Read My Pins: Stories from a Diplomat's Jewel Box by Madeleine Albright


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Average Customer Rating:

( 23 customer ratings )

  • Pub. Date: September 2009
  • 176pp
  • Sales Rank: 106,282
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    Product Details

    • Pub. Date: September 2009
    • Publisher:HarperCollins Publishers
    • Format: Hardcover, 176pp
    • Sales Rank: 106,282


    Before long, and without intending it, I found that jewelry had become part of my personal diplomatic arsenal. Former president George H. W. Bush had been known for saying "Read my lips." I began urging colleagues and reporters to "Read my pins."

    It would never have happened if not for Saddam Hussein. When U.S. ambassador to the United Nations Madeleine Albright criticized the dictator, his poet in residence responded by calling her "an unparalleled serpent." Shortly thereafter, while preparing to meet with Iraqi officials, Albright pondered: What to wear? She decided to make a diplomatic statement by choosing a snake pin. Although her method of communication was new, her message was as old as the American Revolution—Don't Tread on Me.

    From that day forward, pins became part of Albright's diplomatic signature. International leaders were pleased to see her with a shimmering sun on her jacket or a cheerful ladybug; less so with a crab or a menacing wasp. Albright used pins to emphasize the importance of a negotiation, signify high hopes, protest the absence of progress, and show pride in representing America, among other purposes.

    Part illustrated memoir, part social history, Read My Pins provides an intimate look at Albright's life through the brooches she wore. Her collection is both international and democratic—dime-store pins share pride of place with designer creations and family heirlooms. Included are the antique eagle purchased to celebrate Albright's appointment as secretary of state, the zebra pin she wore when meeting Nelson Mandela, and the Valentine's Day heart forged by Albright's five-year-old daughter. Read My Pins features more than 200 photographs, along with compelling and often humorous stories about jewelry, global politics, and the life of one of America's most accomplished and fascinating diplomats.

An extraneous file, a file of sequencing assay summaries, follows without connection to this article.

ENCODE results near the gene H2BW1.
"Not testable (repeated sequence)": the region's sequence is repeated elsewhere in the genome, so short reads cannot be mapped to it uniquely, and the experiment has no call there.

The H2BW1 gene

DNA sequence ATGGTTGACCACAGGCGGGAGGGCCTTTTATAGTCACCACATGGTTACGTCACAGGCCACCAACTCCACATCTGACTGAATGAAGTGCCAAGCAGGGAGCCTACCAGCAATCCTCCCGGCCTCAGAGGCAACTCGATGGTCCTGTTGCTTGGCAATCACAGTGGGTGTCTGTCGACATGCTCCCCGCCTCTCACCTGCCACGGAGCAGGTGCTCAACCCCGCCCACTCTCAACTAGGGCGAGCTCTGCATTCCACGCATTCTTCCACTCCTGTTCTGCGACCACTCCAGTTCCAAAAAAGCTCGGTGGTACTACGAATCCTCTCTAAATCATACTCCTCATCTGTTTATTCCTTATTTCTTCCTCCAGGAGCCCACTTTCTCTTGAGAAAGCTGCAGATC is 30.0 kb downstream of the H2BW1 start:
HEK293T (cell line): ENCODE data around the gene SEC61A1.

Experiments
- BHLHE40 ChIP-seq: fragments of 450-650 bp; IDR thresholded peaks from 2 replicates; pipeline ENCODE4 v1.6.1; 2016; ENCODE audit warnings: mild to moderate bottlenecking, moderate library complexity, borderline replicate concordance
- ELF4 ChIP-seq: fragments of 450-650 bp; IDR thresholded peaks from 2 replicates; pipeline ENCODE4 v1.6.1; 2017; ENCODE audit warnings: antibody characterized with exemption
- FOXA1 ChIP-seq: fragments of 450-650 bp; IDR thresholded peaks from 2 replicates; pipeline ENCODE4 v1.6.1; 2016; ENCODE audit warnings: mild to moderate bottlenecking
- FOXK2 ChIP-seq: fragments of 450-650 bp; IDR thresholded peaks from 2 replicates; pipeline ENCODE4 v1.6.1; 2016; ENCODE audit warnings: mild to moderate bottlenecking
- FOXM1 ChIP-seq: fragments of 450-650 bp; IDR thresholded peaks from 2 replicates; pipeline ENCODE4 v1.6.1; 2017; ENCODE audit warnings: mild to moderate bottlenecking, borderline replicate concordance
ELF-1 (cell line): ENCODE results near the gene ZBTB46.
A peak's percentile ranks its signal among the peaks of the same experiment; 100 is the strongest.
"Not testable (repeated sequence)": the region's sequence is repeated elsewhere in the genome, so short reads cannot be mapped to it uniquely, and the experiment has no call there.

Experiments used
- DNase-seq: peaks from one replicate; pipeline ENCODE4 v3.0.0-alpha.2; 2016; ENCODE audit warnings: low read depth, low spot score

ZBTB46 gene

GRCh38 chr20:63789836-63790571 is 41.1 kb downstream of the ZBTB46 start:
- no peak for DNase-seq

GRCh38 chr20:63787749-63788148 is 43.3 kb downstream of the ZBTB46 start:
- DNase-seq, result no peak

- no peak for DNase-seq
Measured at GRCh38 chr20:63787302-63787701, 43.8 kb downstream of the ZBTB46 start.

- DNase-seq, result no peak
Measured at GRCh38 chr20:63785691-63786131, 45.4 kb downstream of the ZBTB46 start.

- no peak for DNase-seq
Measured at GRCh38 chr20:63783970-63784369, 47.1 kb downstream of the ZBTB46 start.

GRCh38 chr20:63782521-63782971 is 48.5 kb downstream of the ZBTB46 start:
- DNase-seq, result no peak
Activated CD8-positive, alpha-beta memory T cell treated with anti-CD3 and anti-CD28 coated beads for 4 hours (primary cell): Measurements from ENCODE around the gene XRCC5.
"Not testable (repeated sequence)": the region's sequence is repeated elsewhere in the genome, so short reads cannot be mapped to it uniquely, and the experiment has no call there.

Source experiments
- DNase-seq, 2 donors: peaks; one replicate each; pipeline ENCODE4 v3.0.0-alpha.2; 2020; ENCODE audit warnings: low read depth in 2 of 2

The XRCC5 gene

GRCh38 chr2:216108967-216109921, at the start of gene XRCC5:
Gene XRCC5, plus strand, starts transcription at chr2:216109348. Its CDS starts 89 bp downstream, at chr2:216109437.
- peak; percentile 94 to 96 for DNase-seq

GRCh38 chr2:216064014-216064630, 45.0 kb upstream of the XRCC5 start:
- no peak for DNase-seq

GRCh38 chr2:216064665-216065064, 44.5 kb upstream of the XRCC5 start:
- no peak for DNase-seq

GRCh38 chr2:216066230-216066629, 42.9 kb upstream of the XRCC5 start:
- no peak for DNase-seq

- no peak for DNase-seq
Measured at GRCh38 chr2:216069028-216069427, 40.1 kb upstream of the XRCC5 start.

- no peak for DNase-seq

Madeleine Albright served as America's sixty-fourth Secretary of State from 1997 to 2001. Her distinguished career also includes positions on Capitol Hill, the National Security Council, and as U.S. Ambassador to the United Nations. She is a resident of Washington, D.C., and Virginia.

    Customer Reviews

    A unique reading experience, interesting stories & great jewelry picsby Oldjools4me

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    May 08, 2010: Even if you're not a collector of pins or any kind of jewelry, costume or fine, this book is historically and politically interesting and a very good read. It's well written with stories about her family and her early life, as well as her experiences while in office as our Secretary of State. As a collector of brooches myself, I was delighted to find someone else who selects a pin to wear based on what you have planned for the day. Of course, Madame Secretary shares with us her most important events and her choices of jewelry on her most momentous days in office, and the symbolism of the chosen pins is facinating. I wish she had included the brocolli pin story, I'd love to hear her version of it. I purchased one, too, but the book cannot be faulted for this omission! Included are great color photos of her pins with information about the makers and how she obtained each of them, along with photos of her wearing the pin at UN meetings and voting sessions, etc. She also shares information about where she purchased some of her pins, including her favorite place to shop for them. I love the fact that she collects costume jewelry, too, and not only fine jewelry. I am looking forward to seeing the touring exhibit of her collection when it arrives at a museum close to me.

    If you collect or wear pins on clothes, this one is for BernieBW

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    February 11, 2010: Having to dress for business since 1980, pins were one of the ways I could express myself while dressing conservatively. Not only did they compliment what I wore, it expressed something about me or the event I was attending. But then I began collecting them and receiving them as gifts. When Madeline came along, I found a she was doing the same. What fun to see her collection up close.

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